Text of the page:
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ABSTRACT: Electronic health records (EHRs) are expected to bring a variety of health benefits, including reducing disparities in health-care access, but only if they are valued by all patient populations. We used the 2007 Health Information and National Trends Survey to characterize which health-care users report that electronic access to their health records is important for themselves and their providers. Respondents from populations that generally experience health-care disparities (Blacks, Latina/os, and patients with psychological distress) were among the most likely to report that the EHR was very important for themselves. Women were less likely than men to deem the EHR very important for their providers. Findings remained consistent after controlling for respondents’ socioeconomic status, health status, and health care. By identifying the characteristics of current health-care users who see electronic access to records as important for themselves and providers, we can better understand potential barriers as well as motivators to adoption that could contribute to equitable usage across groups or a digital divide.Information Communication and Society 02/2015; 18(7):1-15. DOI:10.1080/1369118X.2015.1006657 · 0.70 Impact Factor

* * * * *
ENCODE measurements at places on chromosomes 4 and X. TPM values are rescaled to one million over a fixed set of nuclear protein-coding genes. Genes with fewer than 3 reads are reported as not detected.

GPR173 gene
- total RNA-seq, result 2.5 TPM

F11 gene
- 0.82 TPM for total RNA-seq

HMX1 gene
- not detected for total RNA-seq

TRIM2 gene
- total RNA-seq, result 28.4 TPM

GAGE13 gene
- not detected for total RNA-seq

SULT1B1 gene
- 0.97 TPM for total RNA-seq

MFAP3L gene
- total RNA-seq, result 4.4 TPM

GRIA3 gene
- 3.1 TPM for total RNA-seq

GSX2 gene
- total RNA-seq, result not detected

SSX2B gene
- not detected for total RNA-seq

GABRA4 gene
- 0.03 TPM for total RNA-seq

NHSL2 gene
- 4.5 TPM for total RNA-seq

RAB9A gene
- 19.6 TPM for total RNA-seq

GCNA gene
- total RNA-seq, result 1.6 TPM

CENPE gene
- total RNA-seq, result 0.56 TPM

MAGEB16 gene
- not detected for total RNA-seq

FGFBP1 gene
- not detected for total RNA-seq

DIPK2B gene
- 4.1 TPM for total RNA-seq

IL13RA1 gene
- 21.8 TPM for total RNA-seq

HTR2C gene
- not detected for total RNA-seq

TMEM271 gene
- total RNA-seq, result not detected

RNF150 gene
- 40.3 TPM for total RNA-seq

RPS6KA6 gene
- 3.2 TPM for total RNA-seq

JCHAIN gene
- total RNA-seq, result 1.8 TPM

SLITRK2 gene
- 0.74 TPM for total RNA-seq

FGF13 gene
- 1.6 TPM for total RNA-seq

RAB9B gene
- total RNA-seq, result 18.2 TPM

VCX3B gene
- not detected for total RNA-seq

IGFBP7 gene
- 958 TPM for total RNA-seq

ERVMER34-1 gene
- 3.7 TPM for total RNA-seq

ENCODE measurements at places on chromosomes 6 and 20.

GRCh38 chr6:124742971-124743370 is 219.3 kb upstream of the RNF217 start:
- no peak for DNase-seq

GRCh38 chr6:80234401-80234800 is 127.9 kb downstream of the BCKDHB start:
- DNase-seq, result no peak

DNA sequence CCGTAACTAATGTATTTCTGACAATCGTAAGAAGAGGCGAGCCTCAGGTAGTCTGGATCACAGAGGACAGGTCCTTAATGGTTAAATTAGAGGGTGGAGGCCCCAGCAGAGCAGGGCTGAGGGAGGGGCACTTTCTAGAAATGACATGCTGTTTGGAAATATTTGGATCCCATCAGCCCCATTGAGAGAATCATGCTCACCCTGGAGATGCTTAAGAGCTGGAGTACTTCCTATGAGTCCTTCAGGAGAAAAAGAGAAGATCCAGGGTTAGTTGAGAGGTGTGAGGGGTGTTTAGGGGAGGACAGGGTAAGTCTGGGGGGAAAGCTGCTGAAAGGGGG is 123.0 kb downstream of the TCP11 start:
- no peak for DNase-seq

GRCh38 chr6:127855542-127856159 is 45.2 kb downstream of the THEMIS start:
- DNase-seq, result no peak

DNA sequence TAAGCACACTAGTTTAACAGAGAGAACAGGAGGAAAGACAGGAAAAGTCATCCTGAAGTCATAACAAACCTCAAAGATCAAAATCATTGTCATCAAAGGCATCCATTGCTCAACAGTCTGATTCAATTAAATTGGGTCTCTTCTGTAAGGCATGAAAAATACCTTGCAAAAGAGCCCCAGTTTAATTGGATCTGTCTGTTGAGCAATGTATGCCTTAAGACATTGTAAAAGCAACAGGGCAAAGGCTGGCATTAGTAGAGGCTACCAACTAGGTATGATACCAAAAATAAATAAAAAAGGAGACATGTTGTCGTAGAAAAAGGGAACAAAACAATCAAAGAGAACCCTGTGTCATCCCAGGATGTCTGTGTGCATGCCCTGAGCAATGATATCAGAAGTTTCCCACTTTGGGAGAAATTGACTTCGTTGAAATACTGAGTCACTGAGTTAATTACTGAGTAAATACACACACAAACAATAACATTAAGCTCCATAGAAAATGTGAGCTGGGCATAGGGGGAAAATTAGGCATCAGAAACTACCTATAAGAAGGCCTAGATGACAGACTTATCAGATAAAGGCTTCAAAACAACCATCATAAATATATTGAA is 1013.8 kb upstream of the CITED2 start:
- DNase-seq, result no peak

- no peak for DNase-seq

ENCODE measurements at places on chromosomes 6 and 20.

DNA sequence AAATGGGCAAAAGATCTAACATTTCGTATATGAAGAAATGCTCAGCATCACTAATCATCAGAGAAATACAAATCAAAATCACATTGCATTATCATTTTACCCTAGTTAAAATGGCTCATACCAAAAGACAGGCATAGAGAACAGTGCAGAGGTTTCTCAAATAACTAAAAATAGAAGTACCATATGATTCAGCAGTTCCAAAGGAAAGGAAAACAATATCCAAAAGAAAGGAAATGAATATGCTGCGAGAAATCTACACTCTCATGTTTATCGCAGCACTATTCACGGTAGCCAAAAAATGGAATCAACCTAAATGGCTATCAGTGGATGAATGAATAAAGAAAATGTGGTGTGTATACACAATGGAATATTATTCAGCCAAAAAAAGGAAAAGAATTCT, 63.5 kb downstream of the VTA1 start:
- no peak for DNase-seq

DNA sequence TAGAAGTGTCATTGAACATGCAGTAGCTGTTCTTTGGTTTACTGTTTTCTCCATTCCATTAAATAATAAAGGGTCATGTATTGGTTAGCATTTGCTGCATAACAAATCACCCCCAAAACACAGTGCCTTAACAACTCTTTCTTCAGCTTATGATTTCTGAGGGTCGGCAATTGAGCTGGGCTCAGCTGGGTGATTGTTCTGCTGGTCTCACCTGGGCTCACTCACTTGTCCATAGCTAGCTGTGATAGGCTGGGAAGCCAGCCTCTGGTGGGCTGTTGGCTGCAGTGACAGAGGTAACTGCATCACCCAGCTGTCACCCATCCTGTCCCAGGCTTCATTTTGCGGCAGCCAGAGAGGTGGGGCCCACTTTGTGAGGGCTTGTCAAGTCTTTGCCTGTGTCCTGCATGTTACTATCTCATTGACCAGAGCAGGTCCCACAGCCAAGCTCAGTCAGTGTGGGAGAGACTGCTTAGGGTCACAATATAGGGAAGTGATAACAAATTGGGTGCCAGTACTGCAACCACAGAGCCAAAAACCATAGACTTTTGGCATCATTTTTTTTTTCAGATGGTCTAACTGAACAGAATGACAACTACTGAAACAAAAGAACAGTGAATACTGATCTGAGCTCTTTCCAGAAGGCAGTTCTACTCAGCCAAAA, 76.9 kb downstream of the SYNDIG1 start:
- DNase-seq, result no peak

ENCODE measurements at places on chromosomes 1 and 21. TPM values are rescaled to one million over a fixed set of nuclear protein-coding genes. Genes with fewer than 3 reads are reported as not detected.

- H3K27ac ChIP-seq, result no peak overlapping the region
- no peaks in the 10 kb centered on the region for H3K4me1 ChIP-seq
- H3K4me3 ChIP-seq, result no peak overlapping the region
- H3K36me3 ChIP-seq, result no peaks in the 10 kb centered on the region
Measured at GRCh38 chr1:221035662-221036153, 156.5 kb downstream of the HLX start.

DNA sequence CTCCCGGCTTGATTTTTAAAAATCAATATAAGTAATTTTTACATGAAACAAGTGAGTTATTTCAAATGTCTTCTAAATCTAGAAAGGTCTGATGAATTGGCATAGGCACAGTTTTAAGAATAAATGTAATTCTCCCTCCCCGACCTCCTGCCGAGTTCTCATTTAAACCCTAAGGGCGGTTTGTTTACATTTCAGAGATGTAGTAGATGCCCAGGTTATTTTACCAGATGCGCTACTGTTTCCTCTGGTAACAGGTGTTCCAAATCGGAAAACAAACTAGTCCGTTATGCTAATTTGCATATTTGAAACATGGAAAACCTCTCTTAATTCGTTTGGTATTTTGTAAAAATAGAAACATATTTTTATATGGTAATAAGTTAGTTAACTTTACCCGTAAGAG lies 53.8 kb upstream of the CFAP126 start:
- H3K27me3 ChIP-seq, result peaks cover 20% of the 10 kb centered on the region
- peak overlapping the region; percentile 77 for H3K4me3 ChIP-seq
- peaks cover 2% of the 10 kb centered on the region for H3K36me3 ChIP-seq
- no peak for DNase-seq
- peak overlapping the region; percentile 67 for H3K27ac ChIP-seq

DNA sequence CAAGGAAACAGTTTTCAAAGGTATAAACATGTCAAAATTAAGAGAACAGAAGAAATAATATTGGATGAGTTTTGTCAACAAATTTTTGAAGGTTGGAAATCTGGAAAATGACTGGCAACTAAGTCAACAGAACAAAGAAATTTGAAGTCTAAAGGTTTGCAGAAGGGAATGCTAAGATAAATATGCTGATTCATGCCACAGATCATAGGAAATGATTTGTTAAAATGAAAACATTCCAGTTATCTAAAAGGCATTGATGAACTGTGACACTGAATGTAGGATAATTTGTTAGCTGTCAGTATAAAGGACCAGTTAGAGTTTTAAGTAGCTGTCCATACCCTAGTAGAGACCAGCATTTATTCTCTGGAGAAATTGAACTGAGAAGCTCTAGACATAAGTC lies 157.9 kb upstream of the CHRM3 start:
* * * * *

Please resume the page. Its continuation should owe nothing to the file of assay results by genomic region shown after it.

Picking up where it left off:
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ABSTRACT: Exposure to trauma is associated with significant emotional and behavioral difficulties among children (Perepletchikova & Kaufman, 2010). Overall, reports of trauma and violence experienced by children are discrepant from those of their caregivers (Lewis et al., 2012). Even less is known about the extent of concordance between orphans and their caregivers. This study examines the correlates of concordance in reported traumatic experiences between 1,269 orphaned and abandoned children (OAC) and their caregivers. The OAC lived in family-settings in 5 low and middle income countries and were part of a longitudinal study, "Positive Outcomes for Orphans" (POFO) that enrolled children aged 6 to 12 at baseline. By examining concordance with respect to specific types of trauma reported, this study expands the understanding of who reports which types of traumas experienced by orphaned and abandoned children, thereby improving the potential to provide targeted interventions for children who have experienced such events. In this study, children and caregivers were asked separately if the child had experienced different types of potentially traumatic events. Children were significantly more likely to report physical abuse, sexual abuse and family violence than were caregivers. Caregivers were significantly more likely than children to report natural disasters and accidents. High levels of concordance were found in the reporting of wars, riots, killings, and deaths in the family. The impacts of trauma on behavior and mental health are profound, and highly effective interventions targeting sequelae of childhood trauma are currently being developed for use in low resource areas. Findings from this study demonstrate that it is feasible to conduct screening for potentially traumatic events utilizing child self-report in resource limited settings and that child self-report is crucial in evaluating trauma, particularly family violence and physical or sexual assault.Vulnerable Children and Youth Studies 01/2014; 9(3):220-233. DOI:10.1080/17450128.2013.855346